Re: BOR Help -- to retest?
Michael F. Bowman (mfbowman@CAPACCESS.ORG)
Tue, 12 Dec 1995 02:45:28 -0500
The Board of Review doesn't retest skills, because its function is to
assure that the aims of Scouting are being met; e.g, citizenship,
character development and fitness. The skills are just one method of
Scouting in achieving the end and nothing more. Sure the skills will
come in handy and help the Scout better enjoy the outdoors activities
that make the program work, but they are not an end-all. The only time
to test the skill is when the Scout presents himself to pass the
requirement and validation is in the SM Conference. After that it is a
done deal. You share a concern that many leaders have about "lost" or
"forgotten" skills. This is something that is going to happen and there
are going to be some Scouts that are immature.
Our program is designed to help them grow. My question would be have
they progressed from wherever they started? Are they showing signs of
character development, better citizenship, etc. If so, then I'd say we
have a success, even if they don't do well with a bowline.
Rob, I am proud to say that I am an Eagle Scout, but if you asked me to
tie a bowline, I'd probably require a dozen tries to get it right, if I
was asked. For some reason, I just had the devil's own time. Does that
mean I should turn in my medal? Of course not, that is not what we are
measuring. We are looking beyond the skill to what is happening in the
Scout's personal growth.
In my own case, I was on the verge of going to reform school after
setting voting precinct signs on fire at school, when my folks really got
involved in getting me into Scouting. That changed everything. The kids
I ran with at the time are now either dead or in prison. I've been more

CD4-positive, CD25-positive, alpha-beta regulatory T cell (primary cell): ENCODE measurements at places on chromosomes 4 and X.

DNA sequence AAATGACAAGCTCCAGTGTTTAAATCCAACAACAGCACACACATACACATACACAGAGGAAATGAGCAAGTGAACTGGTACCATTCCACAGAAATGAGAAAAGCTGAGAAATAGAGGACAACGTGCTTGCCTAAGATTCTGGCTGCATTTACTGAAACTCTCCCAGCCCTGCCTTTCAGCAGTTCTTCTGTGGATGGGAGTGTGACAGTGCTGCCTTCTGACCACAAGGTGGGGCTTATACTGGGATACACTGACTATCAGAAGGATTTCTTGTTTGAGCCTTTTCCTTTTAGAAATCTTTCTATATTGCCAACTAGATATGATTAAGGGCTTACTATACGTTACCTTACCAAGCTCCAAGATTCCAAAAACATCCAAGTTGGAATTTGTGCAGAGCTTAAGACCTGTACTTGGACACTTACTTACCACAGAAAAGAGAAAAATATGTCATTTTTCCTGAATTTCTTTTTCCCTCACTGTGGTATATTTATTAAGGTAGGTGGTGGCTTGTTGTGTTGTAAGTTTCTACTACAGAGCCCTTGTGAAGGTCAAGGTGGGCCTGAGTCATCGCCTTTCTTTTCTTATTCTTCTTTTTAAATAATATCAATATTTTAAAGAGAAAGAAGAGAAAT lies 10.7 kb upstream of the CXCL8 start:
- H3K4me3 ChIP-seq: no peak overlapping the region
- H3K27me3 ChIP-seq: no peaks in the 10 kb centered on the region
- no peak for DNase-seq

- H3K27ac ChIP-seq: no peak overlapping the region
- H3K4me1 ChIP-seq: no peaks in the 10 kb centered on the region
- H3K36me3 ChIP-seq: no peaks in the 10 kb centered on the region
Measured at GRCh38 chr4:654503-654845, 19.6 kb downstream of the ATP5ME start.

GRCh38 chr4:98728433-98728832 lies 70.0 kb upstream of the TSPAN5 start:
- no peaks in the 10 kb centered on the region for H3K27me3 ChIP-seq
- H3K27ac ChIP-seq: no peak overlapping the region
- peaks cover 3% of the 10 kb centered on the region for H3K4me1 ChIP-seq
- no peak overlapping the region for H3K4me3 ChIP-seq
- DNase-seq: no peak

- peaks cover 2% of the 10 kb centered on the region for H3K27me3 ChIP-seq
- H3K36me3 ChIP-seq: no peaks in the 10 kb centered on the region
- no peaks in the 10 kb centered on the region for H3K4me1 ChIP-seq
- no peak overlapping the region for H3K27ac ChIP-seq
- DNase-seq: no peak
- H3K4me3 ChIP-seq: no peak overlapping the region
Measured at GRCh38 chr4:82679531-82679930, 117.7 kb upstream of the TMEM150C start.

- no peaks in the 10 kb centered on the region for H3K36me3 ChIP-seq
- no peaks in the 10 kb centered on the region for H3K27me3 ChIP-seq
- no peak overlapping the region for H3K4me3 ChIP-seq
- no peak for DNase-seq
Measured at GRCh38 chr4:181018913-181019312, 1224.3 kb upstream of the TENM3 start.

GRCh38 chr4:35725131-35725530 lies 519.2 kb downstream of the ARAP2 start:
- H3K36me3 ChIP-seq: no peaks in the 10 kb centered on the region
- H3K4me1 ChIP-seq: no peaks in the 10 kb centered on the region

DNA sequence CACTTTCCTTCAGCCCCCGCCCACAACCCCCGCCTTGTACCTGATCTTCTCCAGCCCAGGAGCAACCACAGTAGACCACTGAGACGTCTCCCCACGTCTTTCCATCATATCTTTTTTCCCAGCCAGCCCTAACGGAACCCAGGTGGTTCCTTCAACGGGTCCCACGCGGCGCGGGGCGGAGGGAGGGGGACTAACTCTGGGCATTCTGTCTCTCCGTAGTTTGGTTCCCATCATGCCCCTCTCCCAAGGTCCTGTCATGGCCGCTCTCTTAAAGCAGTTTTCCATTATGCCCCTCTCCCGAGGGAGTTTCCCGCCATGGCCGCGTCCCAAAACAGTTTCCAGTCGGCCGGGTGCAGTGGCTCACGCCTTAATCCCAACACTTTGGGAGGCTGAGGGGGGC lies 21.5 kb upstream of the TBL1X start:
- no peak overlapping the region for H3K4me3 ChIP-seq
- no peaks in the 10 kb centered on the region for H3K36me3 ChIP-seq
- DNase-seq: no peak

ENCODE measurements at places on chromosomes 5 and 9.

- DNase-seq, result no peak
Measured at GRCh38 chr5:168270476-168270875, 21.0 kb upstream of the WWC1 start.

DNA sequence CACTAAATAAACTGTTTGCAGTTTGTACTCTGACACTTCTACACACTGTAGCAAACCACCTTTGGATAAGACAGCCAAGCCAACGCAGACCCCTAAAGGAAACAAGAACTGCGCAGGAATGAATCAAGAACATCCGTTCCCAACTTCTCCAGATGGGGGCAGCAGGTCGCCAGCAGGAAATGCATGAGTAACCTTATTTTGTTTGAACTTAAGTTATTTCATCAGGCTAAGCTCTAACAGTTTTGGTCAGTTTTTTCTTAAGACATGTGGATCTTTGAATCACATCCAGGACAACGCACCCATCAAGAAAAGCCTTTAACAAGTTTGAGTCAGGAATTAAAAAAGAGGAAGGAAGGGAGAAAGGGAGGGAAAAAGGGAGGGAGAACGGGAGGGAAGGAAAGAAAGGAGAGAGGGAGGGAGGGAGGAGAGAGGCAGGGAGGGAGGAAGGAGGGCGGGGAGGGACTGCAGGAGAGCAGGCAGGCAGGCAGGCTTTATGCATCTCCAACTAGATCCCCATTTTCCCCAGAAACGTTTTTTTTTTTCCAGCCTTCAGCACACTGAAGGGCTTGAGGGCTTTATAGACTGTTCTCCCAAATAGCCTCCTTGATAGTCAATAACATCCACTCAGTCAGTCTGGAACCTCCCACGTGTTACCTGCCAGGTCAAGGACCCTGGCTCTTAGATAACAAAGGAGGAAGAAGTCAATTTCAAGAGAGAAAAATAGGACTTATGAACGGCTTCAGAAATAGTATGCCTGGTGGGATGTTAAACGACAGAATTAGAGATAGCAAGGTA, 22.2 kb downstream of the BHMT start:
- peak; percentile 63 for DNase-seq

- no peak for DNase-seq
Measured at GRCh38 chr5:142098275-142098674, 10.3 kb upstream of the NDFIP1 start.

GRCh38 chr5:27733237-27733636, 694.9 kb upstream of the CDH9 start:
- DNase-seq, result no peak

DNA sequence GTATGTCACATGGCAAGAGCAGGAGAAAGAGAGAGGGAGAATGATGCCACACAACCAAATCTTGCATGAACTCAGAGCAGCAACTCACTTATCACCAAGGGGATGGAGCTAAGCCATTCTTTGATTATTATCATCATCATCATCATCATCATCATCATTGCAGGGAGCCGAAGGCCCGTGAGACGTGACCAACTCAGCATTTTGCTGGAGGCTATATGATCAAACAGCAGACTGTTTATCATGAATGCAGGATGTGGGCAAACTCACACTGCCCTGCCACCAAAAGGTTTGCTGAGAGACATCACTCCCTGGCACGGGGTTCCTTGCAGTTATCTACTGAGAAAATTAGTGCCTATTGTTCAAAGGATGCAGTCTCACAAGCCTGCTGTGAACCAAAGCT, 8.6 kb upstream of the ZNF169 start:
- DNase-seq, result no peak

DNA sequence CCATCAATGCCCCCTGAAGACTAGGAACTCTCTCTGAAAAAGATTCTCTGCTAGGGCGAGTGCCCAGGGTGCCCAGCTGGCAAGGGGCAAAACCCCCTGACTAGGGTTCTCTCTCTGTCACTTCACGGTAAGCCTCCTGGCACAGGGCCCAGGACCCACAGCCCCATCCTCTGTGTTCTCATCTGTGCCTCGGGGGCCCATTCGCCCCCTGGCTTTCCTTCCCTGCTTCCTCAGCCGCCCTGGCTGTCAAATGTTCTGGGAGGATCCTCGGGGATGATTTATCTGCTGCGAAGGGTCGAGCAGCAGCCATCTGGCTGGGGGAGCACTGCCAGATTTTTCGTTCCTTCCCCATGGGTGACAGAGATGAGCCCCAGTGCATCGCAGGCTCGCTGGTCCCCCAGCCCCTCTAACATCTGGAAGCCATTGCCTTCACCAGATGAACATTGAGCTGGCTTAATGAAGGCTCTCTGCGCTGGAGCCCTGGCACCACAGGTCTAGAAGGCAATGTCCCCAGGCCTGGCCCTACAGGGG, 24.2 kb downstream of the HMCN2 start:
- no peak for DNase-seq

fortunate and it was because of the way of thinking that Scouting instilled.
Yeah, I'm one of those that didn't master every skill. But then again, I
learned much more. And I can still open the Handbook or Fieldbook and
relearn. For me it is easy to see some of these Scouts through my own
experiences and know that more important developments are taking place,
albiet sometimes slowly.
If my Scoutmaster had been running a failure factory instead of taking
every opportunity to reward achievements, I probably would have quit and
you can guess the result. We want to keep things positive because it
brings positive results.
You may also be surprised that these same Scouts years later will
remember a great deal more than you'd think of things they have learned
in the skills area. I can recall many times as an ASM in the 70's seeing
boys that barely passed and then went on to do great things.
All that said, I don't mean to imply that we should give ranks away. Far
from that we need to challenge and expect much. But once the Scout
passes the test, we need to go on. If he forgets or has trouble, lets
maximize what he has been good at.
The beauty of Scouting is what it does in developing a whole person with
self-esteem enough to make good life decisions. But we are dealing with
young people who are not perfect and that requires understanding on our
Speaking only for myself in the Scouting Spirit, Michael F. Bowman
DDC-Training, GW Dist. Nat Capital Area Council mfbowman@CAPACCESS.ORG
Terry Howerton Sakima Group, Inc. SCOUTER Magazine Kansas City